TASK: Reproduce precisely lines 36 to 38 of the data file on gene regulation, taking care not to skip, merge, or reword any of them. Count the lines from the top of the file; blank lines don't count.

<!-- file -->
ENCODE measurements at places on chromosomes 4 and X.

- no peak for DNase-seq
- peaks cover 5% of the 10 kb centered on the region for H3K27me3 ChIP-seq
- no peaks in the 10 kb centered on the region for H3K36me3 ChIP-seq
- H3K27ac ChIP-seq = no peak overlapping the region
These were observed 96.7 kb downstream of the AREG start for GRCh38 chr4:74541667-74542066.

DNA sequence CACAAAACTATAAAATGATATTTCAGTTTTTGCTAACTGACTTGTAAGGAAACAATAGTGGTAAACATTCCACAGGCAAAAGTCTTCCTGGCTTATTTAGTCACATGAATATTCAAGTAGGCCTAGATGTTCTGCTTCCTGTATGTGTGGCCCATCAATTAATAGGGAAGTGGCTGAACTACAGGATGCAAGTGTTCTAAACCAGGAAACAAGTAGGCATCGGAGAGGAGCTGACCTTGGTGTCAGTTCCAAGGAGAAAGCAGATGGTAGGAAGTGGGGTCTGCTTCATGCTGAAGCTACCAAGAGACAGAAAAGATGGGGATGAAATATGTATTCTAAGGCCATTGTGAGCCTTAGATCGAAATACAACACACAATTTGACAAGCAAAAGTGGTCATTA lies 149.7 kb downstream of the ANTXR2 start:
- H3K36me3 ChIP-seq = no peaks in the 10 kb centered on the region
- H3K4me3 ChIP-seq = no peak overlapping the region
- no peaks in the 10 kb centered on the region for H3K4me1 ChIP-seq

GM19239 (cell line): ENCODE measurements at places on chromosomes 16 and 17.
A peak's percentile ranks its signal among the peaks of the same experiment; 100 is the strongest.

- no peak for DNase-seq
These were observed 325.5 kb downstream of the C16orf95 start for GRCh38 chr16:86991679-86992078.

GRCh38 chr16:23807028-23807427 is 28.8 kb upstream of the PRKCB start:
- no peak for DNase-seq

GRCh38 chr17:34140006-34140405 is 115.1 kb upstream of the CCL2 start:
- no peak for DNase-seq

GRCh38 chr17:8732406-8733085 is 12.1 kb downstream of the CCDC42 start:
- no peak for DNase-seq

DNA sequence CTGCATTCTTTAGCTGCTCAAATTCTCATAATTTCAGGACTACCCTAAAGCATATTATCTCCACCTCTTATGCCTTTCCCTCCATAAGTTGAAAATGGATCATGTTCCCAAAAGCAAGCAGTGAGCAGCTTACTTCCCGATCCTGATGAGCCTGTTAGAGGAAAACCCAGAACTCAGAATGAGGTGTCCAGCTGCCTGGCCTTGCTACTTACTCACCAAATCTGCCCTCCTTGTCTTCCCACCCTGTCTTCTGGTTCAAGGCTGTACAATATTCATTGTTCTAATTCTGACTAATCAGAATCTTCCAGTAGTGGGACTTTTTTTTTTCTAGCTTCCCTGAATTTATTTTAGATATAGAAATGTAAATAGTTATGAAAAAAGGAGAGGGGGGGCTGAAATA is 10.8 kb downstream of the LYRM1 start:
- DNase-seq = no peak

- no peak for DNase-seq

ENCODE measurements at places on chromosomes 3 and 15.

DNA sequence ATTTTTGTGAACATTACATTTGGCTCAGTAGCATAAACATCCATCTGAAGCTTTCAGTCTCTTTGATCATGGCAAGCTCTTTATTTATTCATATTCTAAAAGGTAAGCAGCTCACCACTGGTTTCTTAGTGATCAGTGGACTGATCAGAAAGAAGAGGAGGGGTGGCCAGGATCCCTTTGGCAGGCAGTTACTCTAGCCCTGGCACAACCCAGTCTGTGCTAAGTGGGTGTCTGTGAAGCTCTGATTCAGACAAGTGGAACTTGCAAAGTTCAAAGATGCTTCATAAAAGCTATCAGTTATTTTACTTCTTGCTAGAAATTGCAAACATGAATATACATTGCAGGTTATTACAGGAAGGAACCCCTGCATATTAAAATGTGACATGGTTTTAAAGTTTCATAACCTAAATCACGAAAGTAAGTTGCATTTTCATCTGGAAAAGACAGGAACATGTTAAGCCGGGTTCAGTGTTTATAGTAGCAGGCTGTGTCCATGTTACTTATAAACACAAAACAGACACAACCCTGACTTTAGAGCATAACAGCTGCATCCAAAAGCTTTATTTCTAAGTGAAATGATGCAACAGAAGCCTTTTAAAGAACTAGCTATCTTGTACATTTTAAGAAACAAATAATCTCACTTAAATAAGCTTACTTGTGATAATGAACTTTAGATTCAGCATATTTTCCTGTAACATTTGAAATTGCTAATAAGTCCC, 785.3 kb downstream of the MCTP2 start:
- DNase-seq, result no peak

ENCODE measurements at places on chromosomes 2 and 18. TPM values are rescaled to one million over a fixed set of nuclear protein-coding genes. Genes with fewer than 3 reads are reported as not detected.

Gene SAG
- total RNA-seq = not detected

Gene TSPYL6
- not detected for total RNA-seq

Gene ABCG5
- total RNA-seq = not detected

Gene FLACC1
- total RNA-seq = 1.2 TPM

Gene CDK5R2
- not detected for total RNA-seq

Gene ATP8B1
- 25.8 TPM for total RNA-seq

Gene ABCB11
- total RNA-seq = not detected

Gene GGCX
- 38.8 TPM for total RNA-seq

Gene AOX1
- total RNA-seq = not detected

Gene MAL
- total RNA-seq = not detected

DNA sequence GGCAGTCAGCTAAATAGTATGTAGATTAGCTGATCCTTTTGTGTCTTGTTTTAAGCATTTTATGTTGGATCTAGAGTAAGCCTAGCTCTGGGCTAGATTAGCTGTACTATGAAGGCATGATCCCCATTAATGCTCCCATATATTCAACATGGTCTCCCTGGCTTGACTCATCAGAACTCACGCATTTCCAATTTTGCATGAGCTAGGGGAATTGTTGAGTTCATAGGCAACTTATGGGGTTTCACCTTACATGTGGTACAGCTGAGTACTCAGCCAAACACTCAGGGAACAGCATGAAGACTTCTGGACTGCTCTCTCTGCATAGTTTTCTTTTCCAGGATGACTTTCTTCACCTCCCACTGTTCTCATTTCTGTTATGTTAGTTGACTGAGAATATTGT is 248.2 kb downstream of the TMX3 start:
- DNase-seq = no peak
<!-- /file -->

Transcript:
Gene CDK5R2
- not detected for total RNA-seq

Gene ATP8B1